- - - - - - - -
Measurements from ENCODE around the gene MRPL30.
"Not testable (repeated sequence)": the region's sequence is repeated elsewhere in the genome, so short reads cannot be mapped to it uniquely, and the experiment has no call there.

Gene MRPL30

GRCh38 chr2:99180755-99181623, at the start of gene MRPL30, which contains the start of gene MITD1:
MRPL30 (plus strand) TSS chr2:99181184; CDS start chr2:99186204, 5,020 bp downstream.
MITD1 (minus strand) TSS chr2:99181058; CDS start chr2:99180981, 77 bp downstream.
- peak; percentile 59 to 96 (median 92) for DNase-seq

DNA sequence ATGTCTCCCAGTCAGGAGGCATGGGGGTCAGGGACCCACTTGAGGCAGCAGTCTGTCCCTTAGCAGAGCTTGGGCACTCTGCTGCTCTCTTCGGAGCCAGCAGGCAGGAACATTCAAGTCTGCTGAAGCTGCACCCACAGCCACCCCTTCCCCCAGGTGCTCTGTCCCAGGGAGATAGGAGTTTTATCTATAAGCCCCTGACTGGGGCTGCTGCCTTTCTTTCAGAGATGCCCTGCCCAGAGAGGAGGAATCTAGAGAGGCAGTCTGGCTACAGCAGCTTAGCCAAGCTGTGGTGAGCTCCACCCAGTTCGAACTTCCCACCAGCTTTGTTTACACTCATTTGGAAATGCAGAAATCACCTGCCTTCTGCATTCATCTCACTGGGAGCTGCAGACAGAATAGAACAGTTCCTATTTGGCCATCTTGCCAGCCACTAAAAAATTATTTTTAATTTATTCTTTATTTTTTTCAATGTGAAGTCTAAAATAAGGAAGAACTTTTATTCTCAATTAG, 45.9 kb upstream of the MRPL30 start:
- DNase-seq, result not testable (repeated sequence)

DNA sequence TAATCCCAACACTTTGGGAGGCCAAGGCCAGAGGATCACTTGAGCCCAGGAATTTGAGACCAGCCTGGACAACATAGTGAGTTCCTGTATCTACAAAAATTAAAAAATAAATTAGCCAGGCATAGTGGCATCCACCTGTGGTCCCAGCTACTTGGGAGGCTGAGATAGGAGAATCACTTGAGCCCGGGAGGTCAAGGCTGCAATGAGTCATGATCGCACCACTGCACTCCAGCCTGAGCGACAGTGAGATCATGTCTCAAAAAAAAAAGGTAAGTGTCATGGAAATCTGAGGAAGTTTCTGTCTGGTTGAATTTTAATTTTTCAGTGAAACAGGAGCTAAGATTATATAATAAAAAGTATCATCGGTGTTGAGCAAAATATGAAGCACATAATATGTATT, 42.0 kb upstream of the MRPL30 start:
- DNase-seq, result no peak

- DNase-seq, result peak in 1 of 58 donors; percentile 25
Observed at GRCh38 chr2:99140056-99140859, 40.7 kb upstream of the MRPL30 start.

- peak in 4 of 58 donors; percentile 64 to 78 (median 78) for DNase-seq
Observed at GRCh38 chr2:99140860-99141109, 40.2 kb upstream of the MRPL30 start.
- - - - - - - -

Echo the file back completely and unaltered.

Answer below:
Measurements from ENCODE around the gene MRPL30.
"Not testable (repeated sequence)": the region's sequence is repeated elsewhere in the genome, so short reads cannot be mapped to it uniquely, and the experiment has no call there.

Gene MRPL30

GRCh38 chr2:99180755-99181623, at the start of gene MRPL30, which contains the start of gene MITD1:
MRPL30 (plus strand) TSS chr2:99181184; CDS start chr2:99186204, 5,020 bp downstream.
MITD1 (minus strand) TSS chr2:99181058; CDS start chr2:99180981, 77 bp downstream.
- peak; percentile 59 to 96 (median 92) for DNase-seq

DNA sequence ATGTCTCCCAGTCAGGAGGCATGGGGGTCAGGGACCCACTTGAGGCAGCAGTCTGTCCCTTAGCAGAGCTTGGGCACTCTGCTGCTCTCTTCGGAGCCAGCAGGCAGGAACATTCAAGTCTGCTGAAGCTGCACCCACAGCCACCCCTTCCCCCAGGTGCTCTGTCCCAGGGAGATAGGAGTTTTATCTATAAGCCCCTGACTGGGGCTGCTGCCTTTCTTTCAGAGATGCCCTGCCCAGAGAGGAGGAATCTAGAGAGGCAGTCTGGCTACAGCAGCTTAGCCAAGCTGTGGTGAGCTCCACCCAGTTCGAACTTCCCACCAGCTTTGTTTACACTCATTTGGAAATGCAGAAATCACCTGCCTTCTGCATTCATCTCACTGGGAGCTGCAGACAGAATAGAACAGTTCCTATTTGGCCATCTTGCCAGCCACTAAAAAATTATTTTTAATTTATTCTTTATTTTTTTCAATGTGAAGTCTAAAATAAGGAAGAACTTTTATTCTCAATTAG, 45.9 kb upstream of the MRPL30 start:
- DNase-seq, result not testable (repeated sequence)

DNA sequence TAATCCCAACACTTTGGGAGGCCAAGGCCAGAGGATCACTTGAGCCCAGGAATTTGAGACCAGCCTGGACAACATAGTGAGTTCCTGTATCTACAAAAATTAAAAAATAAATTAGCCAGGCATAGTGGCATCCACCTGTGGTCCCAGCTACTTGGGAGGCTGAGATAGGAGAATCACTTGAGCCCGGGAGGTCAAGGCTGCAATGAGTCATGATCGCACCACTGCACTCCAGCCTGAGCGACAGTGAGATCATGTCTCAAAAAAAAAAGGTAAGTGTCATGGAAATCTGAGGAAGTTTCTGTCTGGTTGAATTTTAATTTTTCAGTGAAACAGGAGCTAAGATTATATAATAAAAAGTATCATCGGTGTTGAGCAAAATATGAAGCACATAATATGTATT, 42.0 kb upstream of the MRPL30 start:
- DNase-seq, result no peak

- DNase-seq, result peak in 1 of 58 donors; percentile 25
Observed at GRCh38 chr2:99140056-99140859, 40.7 kb upstream of the MRPL30 start.

- peak in 4 of 58 donors; percentile 64 to 78 (median 78) for DNase-seq
Observed at GRCh38 chr2:99140860-99141109, 40.2 kb upstream of the MRPL30 start.